[0038] Then, an appearance probability K(X
_{t}) for each time window, which is a product of the calculated emission probability P(X
_{t}) and the transition probability π(X
_{t}) is obtained, and a likelihood Z is obtained by multiplying the appearance probability K(X
_{t}) for each time window for all time windows. That is, the likelihood Z is obtained by Z = Π P(X
_{t}) • transition probability πX
_{t}). Alternatively, the likelihood Z may be obtained by calculating a log of the appearance probability K(X
_{t}) calculated for each time window and adding log for all time windows.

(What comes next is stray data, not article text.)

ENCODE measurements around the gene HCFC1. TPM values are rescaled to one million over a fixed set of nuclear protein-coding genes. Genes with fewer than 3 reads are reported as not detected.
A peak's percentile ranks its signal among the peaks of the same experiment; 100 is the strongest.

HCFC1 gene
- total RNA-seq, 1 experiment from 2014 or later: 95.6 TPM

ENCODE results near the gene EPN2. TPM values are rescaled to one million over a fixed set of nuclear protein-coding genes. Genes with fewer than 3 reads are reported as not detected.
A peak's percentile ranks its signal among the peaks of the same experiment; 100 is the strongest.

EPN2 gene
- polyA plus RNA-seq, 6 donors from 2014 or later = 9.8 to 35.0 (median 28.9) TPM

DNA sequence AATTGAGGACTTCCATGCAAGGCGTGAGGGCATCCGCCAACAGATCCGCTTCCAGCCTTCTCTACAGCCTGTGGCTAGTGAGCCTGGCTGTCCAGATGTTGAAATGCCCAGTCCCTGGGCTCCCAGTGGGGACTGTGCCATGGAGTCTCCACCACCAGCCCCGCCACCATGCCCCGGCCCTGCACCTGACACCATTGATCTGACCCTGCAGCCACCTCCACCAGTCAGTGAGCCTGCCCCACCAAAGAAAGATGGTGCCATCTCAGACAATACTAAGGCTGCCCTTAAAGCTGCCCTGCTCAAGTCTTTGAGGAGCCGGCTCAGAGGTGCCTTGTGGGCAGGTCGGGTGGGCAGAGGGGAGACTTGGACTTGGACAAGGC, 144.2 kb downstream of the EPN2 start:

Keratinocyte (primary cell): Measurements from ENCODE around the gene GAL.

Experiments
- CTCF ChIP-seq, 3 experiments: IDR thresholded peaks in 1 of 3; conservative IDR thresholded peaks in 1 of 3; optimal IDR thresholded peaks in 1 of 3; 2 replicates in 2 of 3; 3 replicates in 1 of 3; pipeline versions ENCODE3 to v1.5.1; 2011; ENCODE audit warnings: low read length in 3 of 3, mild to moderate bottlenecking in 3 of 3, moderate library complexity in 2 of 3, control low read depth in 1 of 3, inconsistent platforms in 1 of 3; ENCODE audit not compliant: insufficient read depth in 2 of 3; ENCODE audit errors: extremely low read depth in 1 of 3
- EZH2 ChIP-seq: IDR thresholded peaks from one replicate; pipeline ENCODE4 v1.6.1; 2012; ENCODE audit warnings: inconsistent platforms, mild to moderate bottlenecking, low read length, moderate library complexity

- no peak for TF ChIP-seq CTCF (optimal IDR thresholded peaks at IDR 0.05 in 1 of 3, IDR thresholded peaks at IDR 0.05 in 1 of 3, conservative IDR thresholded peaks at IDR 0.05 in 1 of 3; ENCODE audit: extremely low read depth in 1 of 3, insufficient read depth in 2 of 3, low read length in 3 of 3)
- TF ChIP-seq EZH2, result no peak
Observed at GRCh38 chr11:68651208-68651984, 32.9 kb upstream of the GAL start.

[0039] Incidentally, there are a plurality of paths (state transition series) through which the state of the road surface HMM transitions from the state S
_{1} to the state S
_{7} as illustrated in Fig. 6. That is, the likelihood Z is different between state transition series for each road surface HMM.
[0040] In this example, a state transition series Z
_{M} with the highest likelihood Z is obtained by applying a known Viterbi algorithm, this state transition series is set as a state transition series corresponding to the detected time series waveform of tire vibration, and the likelihood Z
_{M} is set as Z of the road surface HMM.
[0041] The likelihood Z
_{M} is obtained for each road surface HMM.
[0042] The road surface state determination means 19 compares respective likelihoods of a plurality of hidden Markov models calculated by the likelihood calculation means 18, and determines a road surface state corresponding to a hidden Markov model with the highest likelihood as the road surface state of a road surface on which the tire is traveling.